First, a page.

[2] Association of European Radios; The Association of Professional Wireless Production Technologies ; Broadcast Networks Europe ; European Broadcasting Union ; European Federation of Journalists ; UNI Global Union Media Entertainment International
[3] Programme Making and Special Event
About the signatories:
European Federation of Journalists: The European Federation of Journalists (EFJ) is the largest organisation of journalists in Europe, representing over 320.000 journalists in 60 journalists’ organisations across 39 countries. The EFJ was created in 1994 with the aim to fights for social and professional rights of journalists working in all sectors of the media across Europe through strong trade unions and associations. www.europeanjournalists.org
Association of European Radios: The Association of European Radios (AER) is a Europe-wide trade body representing the interests of over 4,500 private/commercial radio stations across the EU27 and in Switzerland. AER's main objective is to develop and improve the most suitable framework for private commercial radio activity. AER constantly follows EU actions in the fields of media, telecommunications and private radio transmission, in order to contribute, to enrich and develop the radio sector. www.aereurope.org
Association of Professional Wireless Production Technologies: The APWPT promotes, on an international level, the efficient and demand-driven provision and use of production frequencies for professional event productions, as well as safeguarding such production frequencies for professional users, in the longer term. www.apwpt.org
Broadcast Networks Europe: BNE is a trade organisation for Terrestrial Broadcast Network Operators for Radio and TV in Europe based in Brussels. BNE’s 16 members operate in 21 European countries. Members are Abertis (Spain), Arqiva (UK), České Radiokomunikace (Czech Republic), Digea (Greece), Digita (Finland), ETV (Serbia), Elettronica Industriale (Italy), Norkring (Norway), OiV (Croatia), ORS (Austria), Swisscom Broadcast (Switzerland), Radiocom (Romania), Rai Way (Italy), RTENL (Ireland), TDF (France) and Teracom (Sweden). In addition Terrestrial Network Operators in Belgium, Denmark, Germany, Estonia, and Monaco are represented by their respective parent (and BNE member) company. www.broadcast-networks.eu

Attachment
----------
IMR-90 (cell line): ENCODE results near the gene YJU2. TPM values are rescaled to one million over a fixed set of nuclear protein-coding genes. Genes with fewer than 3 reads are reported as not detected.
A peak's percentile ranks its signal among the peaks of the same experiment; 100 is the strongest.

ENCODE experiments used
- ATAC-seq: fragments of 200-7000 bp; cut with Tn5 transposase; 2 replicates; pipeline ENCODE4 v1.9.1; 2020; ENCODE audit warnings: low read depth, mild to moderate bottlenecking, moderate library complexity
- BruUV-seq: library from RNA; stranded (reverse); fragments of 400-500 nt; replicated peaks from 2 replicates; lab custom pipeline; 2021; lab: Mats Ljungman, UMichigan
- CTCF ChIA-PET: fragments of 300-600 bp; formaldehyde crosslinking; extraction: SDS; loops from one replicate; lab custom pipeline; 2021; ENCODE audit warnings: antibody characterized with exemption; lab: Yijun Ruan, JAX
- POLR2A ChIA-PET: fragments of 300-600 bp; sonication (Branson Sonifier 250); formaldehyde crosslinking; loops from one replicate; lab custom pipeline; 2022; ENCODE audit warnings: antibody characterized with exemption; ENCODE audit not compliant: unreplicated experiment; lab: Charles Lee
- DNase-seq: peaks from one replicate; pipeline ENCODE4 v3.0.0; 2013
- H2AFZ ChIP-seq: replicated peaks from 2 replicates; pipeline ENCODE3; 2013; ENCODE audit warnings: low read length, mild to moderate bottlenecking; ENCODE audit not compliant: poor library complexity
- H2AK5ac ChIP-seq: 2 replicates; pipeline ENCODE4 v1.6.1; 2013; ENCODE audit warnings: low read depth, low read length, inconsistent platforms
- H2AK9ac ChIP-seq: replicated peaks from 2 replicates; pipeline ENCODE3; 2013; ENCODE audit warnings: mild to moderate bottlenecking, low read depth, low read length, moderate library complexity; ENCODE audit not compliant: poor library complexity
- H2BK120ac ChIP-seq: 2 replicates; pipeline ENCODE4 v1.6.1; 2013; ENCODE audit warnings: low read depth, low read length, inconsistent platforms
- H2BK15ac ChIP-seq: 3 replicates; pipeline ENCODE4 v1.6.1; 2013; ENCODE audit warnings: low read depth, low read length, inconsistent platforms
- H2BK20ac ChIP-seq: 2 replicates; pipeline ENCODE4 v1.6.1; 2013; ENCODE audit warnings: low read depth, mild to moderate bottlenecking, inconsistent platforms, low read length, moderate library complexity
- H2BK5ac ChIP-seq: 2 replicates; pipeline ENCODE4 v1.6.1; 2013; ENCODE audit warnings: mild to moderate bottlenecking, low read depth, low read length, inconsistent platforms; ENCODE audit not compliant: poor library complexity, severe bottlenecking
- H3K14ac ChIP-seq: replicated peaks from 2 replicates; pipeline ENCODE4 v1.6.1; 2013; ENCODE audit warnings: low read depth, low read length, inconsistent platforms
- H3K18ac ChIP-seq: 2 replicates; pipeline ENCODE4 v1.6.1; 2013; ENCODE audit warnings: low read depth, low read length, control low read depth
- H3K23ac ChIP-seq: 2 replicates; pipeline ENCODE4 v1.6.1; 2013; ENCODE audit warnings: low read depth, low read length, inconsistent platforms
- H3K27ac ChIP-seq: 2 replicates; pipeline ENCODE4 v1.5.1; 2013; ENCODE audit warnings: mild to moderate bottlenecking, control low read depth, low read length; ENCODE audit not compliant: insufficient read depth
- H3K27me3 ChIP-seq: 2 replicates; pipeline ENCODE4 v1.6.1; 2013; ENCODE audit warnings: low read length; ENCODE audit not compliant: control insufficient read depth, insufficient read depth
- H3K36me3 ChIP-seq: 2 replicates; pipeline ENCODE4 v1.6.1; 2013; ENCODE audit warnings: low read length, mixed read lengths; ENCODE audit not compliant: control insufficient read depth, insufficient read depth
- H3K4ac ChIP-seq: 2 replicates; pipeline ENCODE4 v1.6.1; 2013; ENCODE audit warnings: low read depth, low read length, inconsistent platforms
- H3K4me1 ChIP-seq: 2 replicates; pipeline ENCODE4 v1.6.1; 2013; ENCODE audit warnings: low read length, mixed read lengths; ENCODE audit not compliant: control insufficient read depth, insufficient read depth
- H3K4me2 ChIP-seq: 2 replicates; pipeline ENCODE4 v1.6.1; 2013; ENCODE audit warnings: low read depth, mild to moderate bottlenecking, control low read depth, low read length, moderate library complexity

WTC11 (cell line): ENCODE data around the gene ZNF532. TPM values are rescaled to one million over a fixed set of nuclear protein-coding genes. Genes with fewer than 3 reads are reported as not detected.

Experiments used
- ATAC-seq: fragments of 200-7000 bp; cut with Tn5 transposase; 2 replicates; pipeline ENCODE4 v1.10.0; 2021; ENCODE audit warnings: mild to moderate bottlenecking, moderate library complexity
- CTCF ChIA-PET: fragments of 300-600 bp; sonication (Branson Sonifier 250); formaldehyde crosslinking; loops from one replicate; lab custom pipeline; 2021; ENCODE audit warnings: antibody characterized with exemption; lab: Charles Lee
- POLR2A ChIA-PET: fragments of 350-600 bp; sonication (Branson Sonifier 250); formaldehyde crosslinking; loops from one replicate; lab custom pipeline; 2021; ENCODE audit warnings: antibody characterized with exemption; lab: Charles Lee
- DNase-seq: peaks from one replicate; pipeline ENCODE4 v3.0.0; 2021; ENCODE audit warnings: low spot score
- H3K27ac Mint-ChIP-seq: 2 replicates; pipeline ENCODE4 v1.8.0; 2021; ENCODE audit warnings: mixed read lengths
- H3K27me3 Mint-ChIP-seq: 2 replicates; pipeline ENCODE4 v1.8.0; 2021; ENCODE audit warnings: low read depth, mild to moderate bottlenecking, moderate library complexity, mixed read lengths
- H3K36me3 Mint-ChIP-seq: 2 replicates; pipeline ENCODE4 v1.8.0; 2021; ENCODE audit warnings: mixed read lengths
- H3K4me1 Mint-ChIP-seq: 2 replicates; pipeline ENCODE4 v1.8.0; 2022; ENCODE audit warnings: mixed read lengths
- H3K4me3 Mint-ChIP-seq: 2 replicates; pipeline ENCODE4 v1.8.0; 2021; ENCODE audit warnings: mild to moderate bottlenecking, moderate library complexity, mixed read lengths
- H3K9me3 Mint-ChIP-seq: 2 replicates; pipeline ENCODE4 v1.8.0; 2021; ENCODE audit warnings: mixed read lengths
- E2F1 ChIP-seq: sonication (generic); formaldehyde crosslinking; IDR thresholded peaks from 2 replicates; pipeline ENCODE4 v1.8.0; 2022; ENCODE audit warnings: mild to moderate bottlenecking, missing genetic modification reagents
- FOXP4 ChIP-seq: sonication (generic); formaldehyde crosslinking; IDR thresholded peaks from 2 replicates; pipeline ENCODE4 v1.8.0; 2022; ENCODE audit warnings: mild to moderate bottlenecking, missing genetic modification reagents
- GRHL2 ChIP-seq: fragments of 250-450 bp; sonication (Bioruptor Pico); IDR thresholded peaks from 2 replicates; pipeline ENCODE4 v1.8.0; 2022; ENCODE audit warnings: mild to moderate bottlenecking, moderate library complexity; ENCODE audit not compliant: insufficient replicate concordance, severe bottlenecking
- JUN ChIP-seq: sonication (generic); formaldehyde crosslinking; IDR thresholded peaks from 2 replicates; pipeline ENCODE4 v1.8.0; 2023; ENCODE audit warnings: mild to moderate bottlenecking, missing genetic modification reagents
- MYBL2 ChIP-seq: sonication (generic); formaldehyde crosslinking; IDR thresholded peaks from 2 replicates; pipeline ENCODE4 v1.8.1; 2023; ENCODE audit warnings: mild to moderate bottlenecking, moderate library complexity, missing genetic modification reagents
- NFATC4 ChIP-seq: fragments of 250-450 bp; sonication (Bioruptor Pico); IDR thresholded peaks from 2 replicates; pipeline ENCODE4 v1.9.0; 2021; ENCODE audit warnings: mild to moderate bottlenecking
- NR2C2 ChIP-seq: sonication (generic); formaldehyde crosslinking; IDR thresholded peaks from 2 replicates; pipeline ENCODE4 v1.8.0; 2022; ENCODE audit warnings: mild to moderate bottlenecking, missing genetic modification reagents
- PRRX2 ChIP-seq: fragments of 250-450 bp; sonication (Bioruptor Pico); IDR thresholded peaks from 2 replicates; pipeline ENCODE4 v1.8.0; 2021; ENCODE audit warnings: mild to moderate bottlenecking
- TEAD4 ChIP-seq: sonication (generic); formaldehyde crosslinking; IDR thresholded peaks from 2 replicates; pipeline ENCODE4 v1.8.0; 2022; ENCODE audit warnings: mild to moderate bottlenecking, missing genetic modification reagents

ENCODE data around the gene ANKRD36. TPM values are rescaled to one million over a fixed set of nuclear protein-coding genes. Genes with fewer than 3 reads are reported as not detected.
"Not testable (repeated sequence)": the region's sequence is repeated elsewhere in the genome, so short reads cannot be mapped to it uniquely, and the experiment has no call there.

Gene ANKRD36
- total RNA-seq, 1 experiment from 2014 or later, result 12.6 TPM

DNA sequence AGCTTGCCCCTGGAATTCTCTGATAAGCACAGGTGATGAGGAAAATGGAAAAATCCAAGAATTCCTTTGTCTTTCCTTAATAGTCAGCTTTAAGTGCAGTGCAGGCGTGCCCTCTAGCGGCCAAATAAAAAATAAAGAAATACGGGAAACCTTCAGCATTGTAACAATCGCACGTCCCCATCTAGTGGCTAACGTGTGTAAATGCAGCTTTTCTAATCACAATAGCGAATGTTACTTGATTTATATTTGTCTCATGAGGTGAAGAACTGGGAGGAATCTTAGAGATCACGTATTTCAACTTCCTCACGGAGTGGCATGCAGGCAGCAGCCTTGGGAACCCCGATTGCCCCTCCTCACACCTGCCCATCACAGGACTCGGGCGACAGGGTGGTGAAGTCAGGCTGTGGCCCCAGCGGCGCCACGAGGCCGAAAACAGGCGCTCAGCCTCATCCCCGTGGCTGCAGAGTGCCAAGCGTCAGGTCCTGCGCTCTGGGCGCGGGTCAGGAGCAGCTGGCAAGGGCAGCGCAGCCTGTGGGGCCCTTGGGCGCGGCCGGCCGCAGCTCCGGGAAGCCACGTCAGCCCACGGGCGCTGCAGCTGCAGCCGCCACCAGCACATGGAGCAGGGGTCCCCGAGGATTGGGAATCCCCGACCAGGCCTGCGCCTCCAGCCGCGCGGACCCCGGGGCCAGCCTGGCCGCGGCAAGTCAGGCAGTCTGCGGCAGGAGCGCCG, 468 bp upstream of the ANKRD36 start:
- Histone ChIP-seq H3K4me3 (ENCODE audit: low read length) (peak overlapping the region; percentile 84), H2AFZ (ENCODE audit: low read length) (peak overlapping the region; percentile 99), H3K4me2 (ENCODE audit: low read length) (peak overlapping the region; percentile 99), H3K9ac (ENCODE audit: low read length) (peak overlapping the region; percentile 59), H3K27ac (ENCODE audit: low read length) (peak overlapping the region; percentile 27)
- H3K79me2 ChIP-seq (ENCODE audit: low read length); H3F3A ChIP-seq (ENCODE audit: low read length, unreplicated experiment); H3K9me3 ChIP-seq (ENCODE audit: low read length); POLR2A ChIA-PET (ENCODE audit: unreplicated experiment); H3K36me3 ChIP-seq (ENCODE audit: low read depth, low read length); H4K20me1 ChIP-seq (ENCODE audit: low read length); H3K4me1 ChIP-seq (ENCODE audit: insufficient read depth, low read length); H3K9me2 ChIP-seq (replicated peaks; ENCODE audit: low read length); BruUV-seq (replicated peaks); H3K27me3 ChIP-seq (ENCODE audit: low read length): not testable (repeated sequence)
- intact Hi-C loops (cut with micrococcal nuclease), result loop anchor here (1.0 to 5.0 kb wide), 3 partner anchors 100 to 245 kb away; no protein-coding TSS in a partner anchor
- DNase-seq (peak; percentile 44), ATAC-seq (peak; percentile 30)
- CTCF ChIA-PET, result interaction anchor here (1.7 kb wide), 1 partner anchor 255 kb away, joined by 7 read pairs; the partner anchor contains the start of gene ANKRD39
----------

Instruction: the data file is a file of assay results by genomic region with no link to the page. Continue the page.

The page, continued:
European Broadcasting Union: The European Broadcasting Union (EBU) is the world’s foremost alliance of Public Service Media, providing television, radio and online services. The EBU has 73 active members in 56 countries in Europe and beyond. The organisation provides technical expertise in order to drive media innovation and coproduction across every entertainment genre and advocate the values of Public Service Media organisations. www.ebu.ch
UNI MEI: UNI MEI represents 170 national unions & guilds affiliating more than 375 000 creators, technicians and other workers in the media, entertainment and arts worldwide. Media and entertainment workers and their trade unions affiliated to UNI MEI believe that the European Union needs to strengthen its commitment to social inclusiveness and cultural diversity. European citizens need a European Union with a progressive policy blue print that invests in people, ensures solidarity, respects and cherishes their cultures and puts quality employment at the heart of a sustainable growth agenda. http://www.uniglobalunion.org/